OTTAWA—Upon becoming Canada’s 29th Governor General, Julie Payette made an impassioned appeal for Canadians to tackle “serious and pressing global issues like climate change, migration, nuclear proliferation, poverty and population growth.”
Striding across the front of the Senate’s red-carpeted chamber, wearing a wireless mic, Payette spoke to more than 400 invited guests and dignitaries, delivering a notes-free and at times quirky address that echoed many of the Liberal government’s favourite themes.
She hailed “diversity” as Canada’s strength, the value of science and evidence-based decision making and the need to reconcile with Indigenous peoples who she said were the original pioneers and “showed us the way.”
“It is a good thing we finally decided to listen again to their wisdom,” said the 53-year-old Payette.
Twice in the 21-minute speech, the Governor General addressed Algonquin elder Claudette Commanda along with other Indigenous leaders at her installation, in Algonquin.
“I would like to salute members of Indigenous nations present here and all of those who are listening,” she said, according to a translation provided by Rideau Hall.
“We have to achieve reconciliation for the well-being of our communities and for our children.”
Payette thanked her parents seated in the room for giving her “the greatest gift, unconditional love.” They backed her every step of the way to becoming an astronaut, she said.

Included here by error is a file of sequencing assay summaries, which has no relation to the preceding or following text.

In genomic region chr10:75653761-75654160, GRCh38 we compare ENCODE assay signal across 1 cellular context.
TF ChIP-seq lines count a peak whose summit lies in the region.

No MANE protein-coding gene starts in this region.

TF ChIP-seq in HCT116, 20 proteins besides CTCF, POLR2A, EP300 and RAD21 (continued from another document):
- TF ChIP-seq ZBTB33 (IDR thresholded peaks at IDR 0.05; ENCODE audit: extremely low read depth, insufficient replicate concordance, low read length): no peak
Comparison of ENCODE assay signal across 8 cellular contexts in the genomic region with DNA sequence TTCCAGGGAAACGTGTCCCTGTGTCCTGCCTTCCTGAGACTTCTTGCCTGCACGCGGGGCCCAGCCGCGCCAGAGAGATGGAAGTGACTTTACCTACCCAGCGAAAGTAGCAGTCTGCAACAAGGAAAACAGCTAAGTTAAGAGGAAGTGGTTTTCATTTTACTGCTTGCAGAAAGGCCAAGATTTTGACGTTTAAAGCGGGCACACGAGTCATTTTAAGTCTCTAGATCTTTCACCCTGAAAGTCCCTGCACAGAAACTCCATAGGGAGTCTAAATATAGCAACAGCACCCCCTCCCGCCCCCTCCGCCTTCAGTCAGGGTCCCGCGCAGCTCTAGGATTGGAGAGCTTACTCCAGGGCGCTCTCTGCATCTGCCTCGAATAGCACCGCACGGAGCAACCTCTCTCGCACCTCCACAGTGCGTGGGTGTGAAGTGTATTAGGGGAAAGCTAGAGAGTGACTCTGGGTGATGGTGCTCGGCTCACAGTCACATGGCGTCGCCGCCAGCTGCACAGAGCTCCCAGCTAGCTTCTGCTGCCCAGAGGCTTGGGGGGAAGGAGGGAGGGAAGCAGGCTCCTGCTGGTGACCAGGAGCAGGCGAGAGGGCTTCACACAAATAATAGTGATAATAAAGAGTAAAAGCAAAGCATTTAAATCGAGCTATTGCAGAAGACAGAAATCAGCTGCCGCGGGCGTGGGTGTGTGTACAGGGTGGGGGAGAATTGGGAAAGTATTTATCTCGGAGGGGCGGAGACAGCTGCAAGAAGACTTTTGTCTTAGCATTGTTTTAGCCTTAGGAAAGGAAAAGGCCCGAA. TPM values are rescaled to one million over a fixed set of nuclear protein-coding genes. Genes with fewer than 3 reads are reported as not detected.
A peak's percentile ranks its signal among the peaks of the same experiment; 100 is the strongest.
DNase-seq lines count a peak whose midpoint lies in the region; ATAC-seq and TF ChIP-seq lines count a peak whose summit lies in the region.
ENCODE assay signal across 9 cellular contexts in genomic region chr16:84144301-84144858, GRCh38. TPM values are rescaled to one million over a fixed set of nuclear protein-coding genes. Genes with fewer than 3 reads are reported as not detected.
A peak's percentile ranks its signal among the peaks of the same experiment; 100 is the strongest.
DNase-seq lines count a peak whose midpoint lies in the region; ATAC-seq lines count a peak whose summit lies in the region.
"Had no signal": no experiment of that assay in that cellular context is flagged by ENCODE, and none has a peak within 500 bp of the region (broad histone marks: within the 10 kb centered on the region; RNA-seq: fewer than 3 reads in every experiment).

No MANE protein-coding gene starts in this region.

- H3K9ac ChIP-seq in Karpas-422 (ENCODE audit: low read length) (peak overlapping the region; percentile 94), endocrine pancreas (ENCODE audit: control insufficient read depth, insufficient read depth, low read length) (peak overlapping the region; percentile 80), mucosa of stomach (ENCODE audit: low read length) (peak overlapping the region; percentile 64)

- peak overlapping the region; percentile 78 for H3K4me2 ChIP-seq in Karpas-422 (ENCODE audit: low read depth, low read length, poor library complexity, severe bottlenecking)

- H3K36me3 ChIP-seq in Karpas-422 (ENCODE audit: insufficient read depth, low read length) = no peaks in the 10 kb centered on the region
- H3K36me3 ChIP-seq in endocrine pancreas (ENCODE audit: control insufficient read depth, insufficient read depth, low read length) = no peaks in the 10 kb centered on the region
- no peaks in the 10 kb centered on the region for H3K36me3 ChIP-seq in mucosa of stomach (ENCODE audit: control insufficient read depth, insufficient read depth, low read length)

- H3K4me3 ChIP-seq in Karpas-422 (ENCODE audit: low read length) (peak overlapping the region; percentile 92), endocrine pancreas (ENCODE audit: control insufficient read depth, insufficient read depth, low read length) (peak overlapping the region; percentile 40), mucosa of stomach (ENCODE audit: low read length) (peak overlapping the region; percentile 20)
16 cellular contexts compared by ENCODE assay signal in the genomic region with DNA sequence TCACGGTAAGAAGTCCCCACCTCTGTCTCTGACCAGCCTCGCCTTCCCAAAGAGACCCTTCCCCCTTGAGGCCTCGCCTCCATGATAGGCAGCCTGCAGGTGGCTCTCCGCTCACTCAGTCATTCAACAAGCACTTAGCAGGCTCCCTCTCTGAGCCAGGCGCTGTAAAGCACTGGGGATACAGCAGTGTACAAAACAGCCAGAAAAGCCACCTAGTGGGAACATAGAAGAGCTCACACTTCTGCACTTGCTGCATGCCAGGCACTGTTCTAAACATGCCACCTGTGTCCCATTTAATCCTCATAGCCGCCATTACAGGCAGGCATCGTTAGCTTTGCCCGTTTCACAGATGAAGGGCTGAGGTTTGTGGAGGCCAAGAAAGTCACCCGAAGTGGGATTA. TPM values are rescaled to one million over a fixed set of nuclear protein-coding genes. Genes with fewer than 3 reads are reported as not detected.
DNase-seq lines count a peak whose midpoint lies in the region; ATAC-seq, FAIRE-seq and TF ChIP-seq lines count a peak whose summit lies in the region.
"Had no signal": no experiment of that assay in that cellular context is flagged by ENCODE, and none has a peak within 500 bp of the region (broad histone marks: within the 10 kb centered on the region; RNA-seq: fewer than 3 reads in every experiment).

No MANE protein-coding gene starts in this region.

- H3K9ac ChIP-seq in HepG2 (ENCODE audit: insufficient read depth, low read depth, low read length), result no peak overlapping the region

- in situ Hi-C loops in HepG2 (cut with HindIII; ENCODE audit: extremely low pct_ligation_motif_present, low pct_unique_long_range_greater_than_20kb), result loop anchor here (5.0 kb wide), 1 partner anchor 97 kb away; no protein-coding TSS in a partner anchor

Among the guests who spilled into a building across the street, Payette said there were many eminent scientists, aviators and “high flyers,” and “they would tell you we are all inextricably bound by a part of the same space-time continuum,” she said. “We’re all on-board the same planetary spaceship, but together we can move mountains.”
“With our brains and our smarts and our altruistic capability we can do a lot of good . . . to diminish the gap and inequities that are found here and elsewhere.”
Above all, Payette said, she values “teamwork, the power of dreams and absolute necessity of a support structure,” adding this is “exactly what” she’d use her mandate as Governor General to reflect.
The second Canadian woman to go into space and the first Canadian to work aboard the International Space Station, Payette spoke of her journey to the vice-regal office as an unlikely one.
She said she wasn’t expecting the prime minister’s call to become Governor General, and her 14-year-old son, Laurier, gave her “permission” to accept the appointment. (Source: The Canadian Press, The Toronto Star)